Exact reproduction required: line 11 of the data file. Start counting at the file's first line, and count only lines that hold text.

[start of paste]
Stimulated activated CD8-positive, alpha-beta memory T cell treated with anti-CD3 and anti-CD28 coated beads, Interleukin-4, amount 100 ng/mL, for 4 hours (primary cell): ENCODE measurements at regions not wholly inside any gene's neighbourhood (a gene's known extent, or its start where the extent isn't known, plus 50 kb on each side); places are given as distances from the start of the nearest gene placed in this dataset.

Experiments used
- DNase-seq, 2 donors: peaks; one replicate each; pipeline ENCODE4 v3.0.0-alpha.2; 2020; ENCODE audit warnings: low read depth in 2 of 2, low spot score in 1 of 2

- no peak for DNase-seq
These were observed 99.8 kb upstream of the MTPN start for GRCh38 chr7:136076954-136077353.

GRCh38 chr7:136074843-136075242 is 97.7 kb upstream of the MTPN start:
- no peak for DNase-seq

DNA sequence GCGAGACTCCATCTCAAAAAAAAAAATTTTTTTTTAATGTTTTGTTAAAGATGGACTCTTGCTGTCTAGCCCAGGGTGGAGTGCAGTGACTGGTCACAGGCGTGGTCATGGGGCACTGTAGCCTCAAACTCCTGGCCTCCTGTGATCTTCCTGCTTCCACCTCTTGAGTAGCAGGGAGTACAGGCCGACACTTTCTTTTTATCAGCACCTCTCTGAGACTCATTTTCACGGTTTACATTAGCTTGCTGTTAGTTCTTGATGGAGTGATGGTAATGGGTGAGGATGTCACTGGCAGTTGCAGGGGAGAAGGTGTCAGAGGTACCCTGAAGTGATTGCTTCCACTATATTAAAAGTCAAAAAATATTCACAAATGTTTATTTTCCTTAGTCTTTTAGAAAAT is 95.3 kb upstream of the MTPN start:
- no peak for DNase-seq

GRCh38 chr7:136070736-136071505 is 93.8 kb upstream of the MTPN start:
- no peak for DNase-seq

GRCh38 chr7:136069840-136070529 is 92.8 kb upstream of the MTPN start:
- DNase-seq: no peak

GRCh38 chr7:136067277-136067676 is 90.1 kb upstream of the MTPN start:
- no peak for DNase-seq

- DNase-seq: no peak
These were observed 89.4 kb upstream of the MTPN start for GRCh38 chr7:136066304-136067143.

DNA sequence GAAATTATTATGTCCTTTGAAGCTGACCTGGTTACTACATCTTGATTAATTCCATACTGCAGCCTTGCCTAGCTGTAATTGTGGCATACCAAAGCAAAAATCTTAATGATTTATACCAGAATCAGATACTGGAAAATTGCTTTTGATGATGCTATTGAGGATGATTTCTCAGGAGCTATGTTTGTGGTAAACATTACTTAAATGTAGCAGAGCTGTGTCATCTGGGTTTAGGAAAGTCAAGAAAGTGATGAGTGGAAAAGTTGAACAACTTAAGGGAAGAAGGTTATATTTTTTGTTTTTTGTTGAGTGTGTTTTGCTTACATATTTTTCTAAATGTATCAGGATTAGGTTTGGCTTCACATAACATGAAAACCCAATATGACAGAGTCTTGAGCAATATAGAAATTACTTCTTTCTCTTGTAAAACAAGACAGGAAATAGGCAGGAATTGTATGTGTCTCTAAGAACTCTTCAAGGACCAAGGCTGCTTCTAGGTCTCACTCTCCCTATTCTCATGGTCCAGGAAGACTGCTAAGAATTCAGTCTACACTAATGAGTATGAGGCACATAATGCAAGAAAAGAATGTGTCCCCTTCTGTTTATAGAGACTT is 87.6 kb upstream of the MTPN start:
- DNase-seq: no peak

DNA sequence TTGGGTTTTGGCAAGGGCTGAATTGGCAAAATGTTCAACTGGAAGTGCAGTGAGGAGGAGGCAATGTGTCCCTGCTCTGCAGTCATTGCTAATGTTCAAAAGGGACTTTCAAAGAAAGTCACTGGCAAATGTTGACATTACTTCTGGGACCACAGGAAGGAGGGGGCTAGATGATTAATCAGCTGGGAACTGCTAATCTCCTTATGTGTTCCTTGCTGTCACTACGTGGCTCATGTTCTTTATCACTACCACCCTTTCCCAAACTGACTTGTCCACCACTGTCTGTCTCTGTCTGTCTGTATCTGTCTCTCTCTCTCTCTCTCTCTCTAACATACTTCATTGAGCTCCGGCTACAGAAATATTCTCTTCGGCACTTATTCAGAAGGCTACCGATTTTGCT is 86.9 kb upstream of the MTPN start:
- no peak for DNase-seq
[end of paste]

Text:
- no peak for DNase-seq